Part 18 - Duck Typing

Duck typing is a humorous way of describing the type non-checking system. Initially coined by Dave Thomas in the Ruby community, its premise is that (referring to a value) "if it walks like a duck, and talks like a duck, then it is a duck".

Even though Boo is a statically typed language, Duck Typing is a way to fake being a dynamic language. Duck typing allows variables to be recognized at runtime, instead of compile time. Though this can add a sense of simplicity, it does remove a large security barrier.

d as duck
d = 5 // currently set to an integer.
print d
d += 10 // It can do everything an integer does.
print d
d = "Hi there" // sets it to a string.
print d
d = d.ToUpper() // It can do everything a string does.
print d
Hi there

Duck typing is very handy if you are loading from a factory or an unpredictable dynamic library.

Do not enable duck typing by default. It should only be used in a few situations.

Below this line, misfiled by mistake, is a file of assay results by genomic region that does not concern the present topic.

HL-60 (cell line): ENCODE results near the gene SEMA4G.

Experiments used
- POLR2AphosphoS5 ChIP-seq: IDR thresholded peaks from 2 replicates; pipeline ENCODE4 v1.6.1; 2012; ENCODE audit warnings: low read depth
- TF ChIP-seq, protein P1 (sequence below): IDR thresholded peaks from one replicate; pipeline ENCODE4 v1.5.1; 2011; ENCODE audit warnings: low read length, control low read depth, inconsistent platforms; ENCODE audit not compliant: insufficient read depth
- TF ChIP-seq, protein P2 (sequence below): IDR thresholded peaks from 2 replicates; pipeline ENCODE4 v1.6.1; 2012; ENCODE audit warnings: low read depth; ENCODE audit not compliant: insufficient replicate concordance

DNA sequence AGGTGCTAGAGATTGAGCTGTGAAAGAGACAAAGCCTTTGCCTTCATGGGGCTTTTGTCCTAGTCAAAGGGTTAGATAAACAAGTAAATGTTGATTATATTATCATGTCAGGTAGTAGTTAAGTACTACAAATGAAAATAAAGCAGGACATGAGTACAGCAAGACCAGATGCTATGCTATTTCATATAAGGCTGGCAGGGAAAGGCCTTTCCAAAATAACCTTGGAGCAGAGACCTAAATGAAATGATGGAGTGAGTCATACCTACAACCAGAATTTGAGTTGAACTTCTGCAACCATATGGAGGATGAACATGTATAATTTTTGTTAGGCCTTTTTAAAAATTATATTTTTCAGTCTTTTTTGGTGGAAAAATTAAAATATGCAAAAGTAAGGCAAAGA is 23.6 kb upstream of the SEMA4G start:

On a side note, The booish interpreter has duck typing enabled by default. This can be disabled by typing in interpreter.Ducky = false

Here is a practical example of where duck typing is useful.

import System.Threading

def CreateInstance(progid):
    type = System.Type.GetTypeFromProgID(progid)
    return type()

ie as duck = CreateInstance("InternetExplorer.Application")
ie.Visible = true

while ie.Busy:

document = ie.Document
print("$(document.title) is $(document.fileSize) bytes long.")


  1. Come up with another good example where duck typing is effective.

Go on to Part 19 - Using the Boo Compiler